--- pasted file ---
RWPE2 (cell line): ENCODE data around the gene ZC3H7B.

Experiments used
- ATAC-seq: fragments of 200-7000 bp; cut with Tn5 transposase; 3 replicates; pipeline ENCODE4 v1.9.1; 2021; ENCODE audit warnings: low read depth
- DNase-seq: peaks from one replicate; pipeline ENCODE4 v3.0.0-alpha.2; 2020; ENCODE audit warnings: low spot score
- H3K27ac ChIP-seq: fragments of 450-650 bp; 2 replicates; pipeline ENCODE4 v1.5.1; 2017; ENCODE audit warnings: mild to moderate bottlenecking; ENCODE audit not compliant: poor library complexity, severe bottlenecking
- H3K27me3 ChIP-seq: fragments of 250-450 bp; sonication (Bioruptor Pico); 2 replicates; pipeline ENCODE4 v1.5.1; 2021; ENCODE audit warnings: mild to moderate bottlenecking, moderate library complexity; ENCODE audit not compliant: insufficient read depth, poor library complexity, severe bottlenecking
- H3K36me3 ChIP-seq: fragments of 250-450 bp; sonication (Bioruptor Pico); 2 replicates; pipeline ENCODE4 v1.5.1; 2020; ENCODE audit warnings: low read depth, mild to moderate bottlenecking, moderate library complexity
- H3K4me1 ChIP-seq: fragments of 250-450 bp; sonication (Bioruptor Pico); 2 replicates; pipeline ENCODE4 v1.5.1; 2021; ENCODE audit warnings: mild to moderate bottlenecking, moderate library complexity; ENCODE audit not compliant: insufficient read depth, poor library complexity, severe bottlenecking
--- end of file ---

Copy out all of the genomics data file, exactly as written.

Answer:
RWPE2 (cell line): ENCODE data around the gene ZC3H7B.

Experiments used
- ATAC-seq: fragments of 200-7000 bp; cut with Tn5 transposase; 3 replicates; pipeline ENCODE4 v1.9.1; 2021; ENCODE audit warnings: low read depth
- DNase-seq: peaks from one replicate; pipeline ENCODE4 v3.0.0-alpha.2; 2020; ENCODE audit warnings: low spot score
- H3K27ac ChIP-seq: fragments of 450-650 bp; 2 replicates; pipeline ENCODE4 v1.5.1; 2017; ENCODE audit warnings: mild to moderate bottlenecking; ENCODE audit not compliant: poor library complexity, severe bottlenecking
- H3K27me3 ChIP-seq: fragments of 250-450 bp; sonication (Bioruptor Pico); 2 replicates; pipeline ENCODE4 v1.5.1; 2021; ENCODE audit warnings: mild to moderate bottlenecking, moderate library complexity; ENCODE audit not compliant: insufficient read depth, poor library complexity, severe bottlenecking
- H3K36me3 ChIP-seq: fragments of 250-450 bp; sonication (Bioruptor Pico); 2 replicates; pipeline ENCODE4 v1.5.1; 2020; ENCODE audit warnings: low read depth, mild to moderate bottlenecking, moderate library complexity
- H3K4me1 ChIP-seq: fragments of 250-450 bp; sonication (Bioruptor Pico); 2 replicates; pipeline ENCODE4 v1.5.1; 2021; ENCODE audit warnings: mild to moderate bottlenecking, moderate library complexity; ENCODE audit not compliant: insufficient read depth, poor library complexity, severe bottlenecking